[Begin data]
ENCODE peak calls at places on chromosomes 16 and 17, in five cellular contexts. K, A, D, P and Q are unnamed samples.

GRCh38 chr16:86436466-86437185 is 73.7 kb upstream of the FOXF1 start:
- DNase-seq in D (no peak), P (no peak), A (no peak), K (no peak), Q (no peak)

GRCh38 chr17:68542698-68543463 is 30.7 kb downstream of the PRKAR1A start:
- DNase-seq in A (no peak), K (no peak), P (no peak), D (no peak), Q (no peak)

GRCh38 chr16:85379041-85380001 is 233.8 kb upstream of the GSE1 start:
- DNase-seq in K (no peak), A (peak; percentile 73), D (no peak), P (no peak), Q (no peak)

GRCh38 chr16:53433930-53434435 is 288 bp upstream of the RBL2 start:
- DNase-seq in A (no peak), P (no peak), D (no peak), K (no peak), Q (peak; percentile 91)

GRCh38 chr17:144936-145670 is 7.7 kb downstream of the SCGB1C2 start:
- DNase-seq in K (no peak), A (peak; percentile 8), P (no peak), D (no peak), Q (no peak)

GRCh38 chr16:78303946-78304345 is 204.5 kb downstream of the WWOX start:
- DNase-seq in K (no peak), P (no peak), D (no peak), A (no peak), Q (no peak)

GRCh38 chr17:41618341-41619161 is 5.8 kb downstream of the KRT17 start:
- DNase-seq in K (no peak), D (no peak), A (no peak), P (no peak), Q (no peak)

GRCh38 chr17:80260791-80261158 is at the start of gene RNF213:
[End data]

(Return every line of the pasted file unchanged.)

ENCODE peak calls at places on chromosomes 16 and 17, in five cellular contexts. K, A, D, P and Q are unnamed samples.

GRCh38 chr16:86436466-86437185 is 73.7 kb upstream of the FOXF1 start:
- DNase-seq in D (no peak), P (no peak), A (no peak), K (no peak), Q (no peak)

GRCh38 chr17:68542698-68543463 is 30.7 kb downstream of the PRKAR1A start:
- DNase-seq in A (no peak), K (no peak), P (no peak), D (no peak), Q (no peak)

GRCh38 chr16:85379041-85380001 is 233.8 kb upstream of the GSE1 start:
- DNase-seq in K (no peak), A (peak; percentile 73), D (no peak), P (no peak), Q (no peak)

GRCh38 chr16:53433930-53434435 is 288 bp upstream of the RBL2 start:
- DNase-seq in A (no peak), P (no peak), D (no peak), K (no peak), Q (peak; percentile 91)

GRCh38 chr17:144936-145670 is 7.7 kb downstream of the SCGB1C2 start:
- DNase-seq in K (no peak), A (peak; percentile 8), P (no peak), D (no peak), Q (no peak)

GRCh38 chr16:78303946-78304345 is 204.5 kb downstream of the WWOX start:
- DNase-seq in K (no peak), P (no peak), D (no peak), A (no peak), Q (no peak)

GRCh38 chr17:41618341-41619161 is 5.8 kb downstream of the KRT17 start:
- DNase-seq in K (no peak), D (no peak), A (no peak), P (no peak), Q (no peak)

GRCh38 chr17:80260791-80261158 is at the start of gene RNF213: